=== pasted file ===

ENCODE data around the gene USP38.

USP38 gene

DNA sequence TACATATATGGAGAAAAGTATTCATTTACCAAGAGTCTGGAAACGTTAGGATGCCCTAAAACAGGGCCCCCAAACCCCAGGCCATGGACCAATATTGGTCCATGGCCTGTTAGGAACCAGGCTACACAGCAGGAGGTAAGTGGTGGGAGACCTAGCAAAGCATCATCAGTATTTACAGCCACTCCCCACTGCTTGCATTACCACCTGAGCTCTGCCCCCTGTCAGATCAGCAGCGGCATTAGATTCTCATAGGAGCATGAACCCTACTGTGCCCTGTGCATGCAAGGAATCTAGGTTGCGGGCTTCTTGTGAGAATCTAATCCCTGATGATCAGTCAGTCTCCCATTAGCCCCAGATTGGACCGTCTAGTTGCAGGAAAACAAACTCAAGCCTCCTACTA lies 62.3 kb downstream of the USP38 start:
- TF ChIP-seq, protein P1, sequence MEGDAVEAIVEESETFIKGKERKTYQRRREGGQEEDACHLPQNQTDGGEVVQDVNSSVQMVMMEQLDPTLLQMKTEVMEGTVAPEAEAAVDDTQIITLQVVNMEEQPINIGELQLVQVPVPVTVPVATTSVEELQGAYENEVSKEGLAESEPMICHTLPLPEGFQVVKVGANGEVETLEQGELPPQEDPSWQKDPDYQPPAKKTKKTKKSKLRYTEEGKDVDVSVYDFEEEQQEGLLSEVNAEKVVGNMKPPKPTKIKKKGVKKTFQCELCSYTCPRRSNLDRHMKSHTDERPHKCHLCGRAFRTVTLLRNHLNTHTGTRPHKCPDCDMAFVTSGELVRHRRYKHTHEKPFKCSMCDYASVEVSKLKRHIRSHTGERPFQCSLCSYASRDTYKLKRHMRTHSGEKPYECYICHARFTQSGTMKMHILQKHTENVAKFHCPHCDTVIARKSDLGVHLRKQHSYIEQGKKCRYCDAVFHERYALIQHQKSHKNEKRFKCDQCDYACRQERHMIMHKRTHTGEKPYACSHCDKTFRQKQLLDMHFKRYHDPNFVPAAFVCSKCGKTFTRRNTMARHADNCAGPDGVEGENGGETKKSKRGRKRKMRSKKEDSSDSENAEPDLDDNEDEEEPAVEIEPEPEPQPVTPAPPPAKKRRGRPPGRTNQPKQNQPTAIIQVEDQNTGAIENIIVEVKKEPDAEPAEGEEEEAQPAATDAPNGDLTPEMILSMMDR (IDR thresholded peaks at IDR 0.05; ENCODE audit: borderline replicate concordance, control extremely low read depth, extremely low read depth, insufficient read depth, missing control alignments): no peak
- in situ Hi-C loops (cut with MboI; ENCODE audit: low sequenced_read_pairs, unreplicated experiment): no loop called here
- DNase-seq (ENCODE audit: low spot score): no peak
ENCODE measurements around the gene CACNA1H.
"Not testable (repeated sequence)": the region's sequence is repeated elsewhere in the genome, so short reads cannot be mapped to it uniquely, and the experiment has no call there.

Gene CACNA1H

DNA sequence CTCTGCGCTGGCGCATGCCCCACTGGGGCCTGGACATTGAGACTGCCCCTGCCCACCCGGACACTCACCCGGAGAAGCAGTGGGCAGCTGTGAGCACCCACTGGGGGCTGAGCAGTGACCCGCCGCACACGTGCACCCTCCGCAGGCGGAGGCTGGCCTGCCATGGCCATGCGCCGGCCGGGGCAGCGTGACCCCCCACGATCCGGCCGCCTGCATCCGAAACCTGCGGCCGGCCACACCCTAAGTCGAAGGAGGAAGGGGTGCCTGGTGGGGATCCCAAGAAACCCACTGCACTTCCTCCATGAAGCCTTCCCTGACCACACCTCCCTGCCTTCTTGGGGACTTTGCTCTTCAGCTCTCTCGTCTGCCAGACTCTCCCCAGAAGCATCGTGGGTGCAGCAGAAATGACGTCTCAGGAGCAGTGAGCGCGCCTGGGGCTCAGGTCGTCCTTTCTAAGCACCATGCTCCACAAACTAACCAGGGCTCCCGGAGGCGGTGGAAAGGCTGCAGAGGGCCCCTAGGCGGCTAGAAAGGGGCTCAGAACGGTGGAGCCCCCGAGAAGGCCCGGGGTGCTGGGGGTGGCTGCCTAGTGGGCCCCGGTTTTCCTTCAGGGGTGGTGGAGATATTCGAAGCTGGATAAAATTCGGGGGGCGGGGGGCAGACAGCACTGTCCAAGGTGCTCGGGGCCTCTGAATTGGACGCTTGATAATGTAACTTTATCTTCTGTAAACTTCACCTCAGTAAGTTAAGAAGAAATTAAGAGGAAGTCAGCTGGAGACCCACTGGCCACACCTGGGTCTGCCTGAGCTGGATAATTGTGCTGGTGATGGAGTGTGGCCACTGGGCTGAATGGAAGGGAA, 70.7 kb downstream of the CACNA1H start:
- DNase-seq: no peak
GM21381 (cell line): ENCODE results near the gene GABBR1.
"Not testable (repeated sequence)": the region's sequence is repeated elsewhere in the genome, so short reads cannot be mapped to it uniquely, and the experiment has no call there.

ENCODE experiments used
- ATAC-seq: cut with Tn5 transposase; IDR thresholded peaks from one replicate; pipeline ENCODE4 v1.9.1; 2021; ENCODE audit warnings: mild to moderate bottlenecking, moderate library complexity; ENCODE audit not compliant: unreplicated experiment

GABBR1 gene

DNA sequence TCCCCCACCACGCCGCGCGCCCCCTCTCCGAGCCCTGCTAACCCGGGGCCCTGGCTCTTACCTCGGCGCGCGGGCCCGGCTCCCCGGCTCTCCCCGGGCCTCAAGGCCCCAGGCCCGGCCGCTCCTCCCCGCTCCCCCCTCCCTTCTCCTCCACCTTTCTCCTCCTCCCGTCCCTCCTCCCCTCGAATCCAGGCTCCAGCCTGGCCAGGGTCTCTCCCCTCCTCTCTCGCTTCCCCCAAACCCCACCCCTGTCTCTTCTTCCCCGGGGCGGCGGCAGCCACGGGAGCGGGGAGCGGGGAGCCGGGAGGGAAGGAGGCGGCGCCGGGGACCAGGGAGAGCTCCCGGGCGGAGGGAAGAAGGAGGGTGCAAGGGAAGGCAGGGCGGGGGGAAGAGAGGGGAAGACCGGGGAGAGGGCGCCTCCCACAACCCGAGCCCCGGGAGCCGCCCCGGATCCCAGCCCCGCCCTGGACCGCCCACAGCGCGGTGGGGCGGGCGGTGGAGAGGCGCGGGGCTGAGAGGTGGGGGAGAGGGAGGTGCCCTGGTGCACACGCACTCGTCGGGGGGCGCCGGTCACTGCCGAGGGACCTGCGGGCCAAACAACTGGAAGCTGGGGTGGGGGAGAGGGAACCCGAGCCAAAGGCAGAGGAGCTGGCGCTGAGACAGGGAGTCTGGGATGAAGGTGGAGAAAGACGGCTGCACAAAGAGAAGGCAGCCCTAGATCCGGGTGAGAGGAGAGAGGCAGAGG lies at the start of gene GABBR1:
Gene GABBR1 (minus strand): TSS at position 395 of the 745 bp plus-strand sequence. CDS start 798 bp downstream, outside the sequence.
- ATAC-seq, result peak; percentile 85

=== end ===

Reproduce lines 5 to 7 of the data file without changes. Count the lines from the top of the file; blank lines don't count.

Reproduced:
- in situ Hi-C loops (cut with MboI; ENCODE audit: low sequenced_read_pairs, unreplicated experiment): no loop called here
- DNase-seq (ENCODE audit: low spot score): no peak
ENCODE measurements around the gene CACNA1H.